Significant fragmentation and loss of woodland cover may have occurred over a 40 year period in ancient woods in unenclosed upland areas. The impact of large numbers of herbivores, especially deer, is likely the main cause of losses.  Much smaller apparent losses of ancient woodland to areas under development, estate gardens, golf courses and sports fields and to enclosed agricultural use were recorded (Forestry Commission Scotland, 2014).

Broad Habitats

Vegetation across Scotland has changed, with a decrease in plant species richness but an increase in competitive species, those that do well in wet conditions and those that either provide or prefer shade. Species that are tolerant of stress have decreased. This pattern, observed between 1998 and 2007, is indicative of reduced management across several Broad Habitats, including a reduction in grazing and less intensive management of woodland (Norton et al, 2009).

Native woodland; Ancient woodland

Direct comparison of the findings of the NWSS with earlier data is not possible due to flaws in earlier surveys; therefore no trend information is available. However the NWSS provides a comprehensive baseline for monitoring future trends (Forestry Commission Scotland, 2014)

Broadleaved, Mixed and Yew Woodland

The increase in the area of Broadleaved, Mixed and Yew Woodland between 1998 and 2007 reflects an increasing willingness to plant such woodland on farmland, in ex-industrial areas and to replace conifers with broadleaves.  Current and previous strategies, such as the Scottish Forestry Strategy (Forestry Commission Scotland, 2006) and Scottish Biodiversity Action Plan have placed an emphasis on restoring and increasing the area of broadleaved woodland.  The increased area would be anticipated to help Broadleaved, Mixed and Yew Woodland better cope with pressures such as climate change (Norton et al, 2009).

Ancient woodland

Mapping errors due to boundary  changes between the SAWI and the NWSS may have led to some ancient woodland areas being missed in the NWSS and hence an underestimate of the total area of ancient woodland (Forestry Commission Scotland, 2014)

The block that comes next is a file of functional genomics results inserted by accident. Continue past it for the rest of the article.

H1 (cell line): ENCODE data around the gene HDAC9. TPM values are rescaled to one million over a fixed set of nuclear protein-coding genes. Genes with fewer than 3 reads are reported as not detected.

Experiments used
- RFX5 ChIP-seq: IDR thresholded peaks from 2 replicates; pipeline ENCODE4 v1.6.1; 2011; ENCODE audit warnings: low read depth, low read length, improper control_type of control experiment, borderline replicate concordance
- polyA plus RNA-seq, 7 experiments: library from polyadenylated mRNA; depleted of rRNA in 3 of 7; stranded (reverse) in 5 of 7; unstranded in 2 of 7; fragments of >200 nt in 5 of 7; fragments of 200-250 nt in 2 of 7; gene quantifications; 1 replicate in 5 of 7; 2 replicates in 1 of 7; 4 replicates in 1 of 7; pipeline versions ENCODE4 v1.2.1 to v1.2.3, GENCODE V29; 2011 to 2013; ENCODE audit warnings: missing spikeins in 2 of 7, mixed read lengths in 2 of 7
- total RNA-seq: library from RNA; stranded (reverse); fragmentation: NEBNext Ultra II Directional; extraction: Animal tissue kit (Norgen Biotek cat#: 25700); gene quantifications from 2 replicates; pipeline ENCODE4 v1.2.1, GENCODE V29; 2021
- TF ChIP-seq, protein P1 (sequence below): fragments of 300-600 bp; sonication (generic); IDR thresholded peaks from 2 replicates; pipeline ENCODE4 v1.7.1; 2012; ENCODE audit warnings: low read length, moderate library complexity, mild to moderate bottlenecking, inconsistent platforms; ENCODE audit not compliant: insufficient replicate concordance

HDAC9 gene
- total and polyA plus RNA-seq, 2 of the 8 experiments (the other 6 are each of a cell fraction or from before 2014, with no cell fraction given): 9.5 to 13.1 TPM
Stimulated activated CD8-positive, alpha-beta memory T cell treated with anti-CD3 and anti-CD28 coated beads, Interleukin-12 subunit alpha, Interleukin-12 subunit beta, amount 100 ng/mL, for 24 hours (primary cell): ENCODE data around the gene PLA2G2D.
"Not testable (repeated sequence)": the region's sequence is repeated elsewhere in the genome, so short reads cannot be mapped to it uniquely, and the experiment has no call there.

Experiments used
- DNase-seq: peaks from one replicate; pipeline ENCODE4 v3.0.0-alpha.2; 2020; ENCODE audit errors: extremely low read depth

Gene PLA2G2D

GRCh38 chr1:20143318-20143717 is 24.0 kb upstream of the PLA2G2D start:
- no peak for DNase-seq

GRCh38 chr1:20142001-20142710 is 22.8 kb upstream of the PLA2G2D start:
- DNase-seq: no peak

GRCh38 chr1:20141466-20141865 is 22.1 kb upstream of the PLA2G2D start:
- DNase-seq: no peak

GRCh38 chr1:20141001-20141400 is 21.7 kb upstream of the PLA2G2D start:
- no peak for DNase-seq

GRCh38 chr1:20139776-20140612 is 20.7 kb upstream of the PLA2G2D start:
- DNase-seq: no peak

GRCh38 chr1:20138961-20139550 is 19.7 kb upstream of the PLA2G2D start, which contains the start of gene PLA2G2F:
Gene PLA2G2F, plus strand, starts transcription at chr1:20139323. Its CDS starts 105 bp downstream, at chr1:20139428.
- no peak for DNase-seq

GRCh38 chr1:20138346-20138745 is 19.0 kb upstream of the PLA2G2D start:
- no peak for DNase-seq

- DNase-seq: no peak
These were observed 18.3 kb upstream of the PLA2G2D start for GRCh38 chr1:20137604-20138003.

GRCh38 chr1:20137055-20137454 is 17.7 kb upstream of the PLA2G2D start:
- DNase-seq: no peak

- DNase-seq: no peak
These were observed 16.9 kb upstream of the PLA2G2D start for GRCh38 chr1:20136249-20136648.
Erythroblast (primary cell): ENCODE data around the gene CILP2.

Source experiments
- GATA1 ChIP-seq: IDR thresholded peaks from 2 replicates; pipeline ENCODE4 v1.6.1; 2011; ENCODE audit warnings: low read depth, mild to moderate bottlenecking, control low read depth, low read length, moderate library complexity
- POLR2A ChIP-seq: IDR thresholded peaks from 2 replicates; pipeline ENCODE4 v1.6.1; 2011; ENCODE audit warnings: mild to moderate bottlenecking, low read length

Snow patch data is not yet available.

Aspinall, R., Green, D., Spray, C., Shimmield, T. & Wilson, J. (2011). Status and Changes in the UK Ecosystems and their Services to Society: Scotland. In: The UK

National Ecosystem Assessment Technical Report. UK National Ecosystem Assessment, UNEP-WCMC, Cambridge

Countryside Survey (2007) Chapter 6: Woodlands: Broadleaved, Mixed and Yew Woodlands; and Coniferous Woodland.  www.countrysidesurvey.org.uk/outputs/uk-results-2007

Brown, I., Towers, W., Rivington, M., Black, H. (2008) Influence of climate change on agricultural land-use potential: adapting and updating the land capability system for Scotland. Climate Research, 37, 43-57.

Brown, I, Poggio, L, Gimona, A, Castellazzi, M (2011) Climate change, drought risk and land capability for agriculture: implications for land use in Scotland. Regional Environmental Change, 11, 503-518

Forestry Commission (2013) Forestry Facts and Figures 2013.  www.forestry.gov.uk/forestry/infd-7aqf6j

Forestry Commission Scotland (2006) Scottish Forestry Strategy.  http://scotland.forestry.gov.uk/supporting/strategy-policy-guidance/forestry-strategy

Forestry Commission Scotland (2014) Scotland’s Native Woodlands: Results From the Scottish Native Woodland Survey.  http://scotland.forestry.gov.uk/supporting/strategy-policy-guidance/native-woodland-survey-of-scotland-nwss

HR Wallingford (2012) A Climate Change Risk Assessment For Scotland, report compiled for DEFRA. Available from: http://randd.defra.gov.uk/Document.aspx?Document=10069_CCRAforScotland16July2012.pdf (Accessed July 2015)

Norton, L.R., Murphy, J., Reynolds, B., Marks, S., Mackey, E.C. (2009) Countryside Survey: Scotland Results from 2007. NERC/Centre for Ecology & Hydrology, The Scottish Government, Scottish Natural Heritage, 83pp. (CEH Project Number: C03259). Available from: www.countrysidesurvey.org.uk/outputs/scotland-results-2007  (Accessed July 2015)

SNH (2015) Expanding Scotland’s woods and forests [online] Scottish Natural Heritage. Available from: http://www.snh.gov.uk/land-and-sea/managing-the-land/forestry-and-woodlands/expanding/  [accessed August 2015]

The Scottish Government (2015) Scottish Rural Development Programme 2014-2020 Final Programme (version 1.3) [online] The Scottish Government. Available from: http://www.gov.scot/Topics/farmingrural/SRDP/DevelopmentofSRDP20142020/20142020submittedprogramme?refresh=0.054032909676937246 (Accessed August 2015)

The Scottish Parliament (2015) Committee cites ‘tensions’ between forestry and farming as factor in decline of Scotland’s trees [online] The Scottish Parliament. Available from:  http://www.scottish.parliament.uk/newsandmediacentre/85484.aspx  (Accessed July 2015)

Suzanne Martin (Forest Research/CXC) contributed to this indicator as a lead author.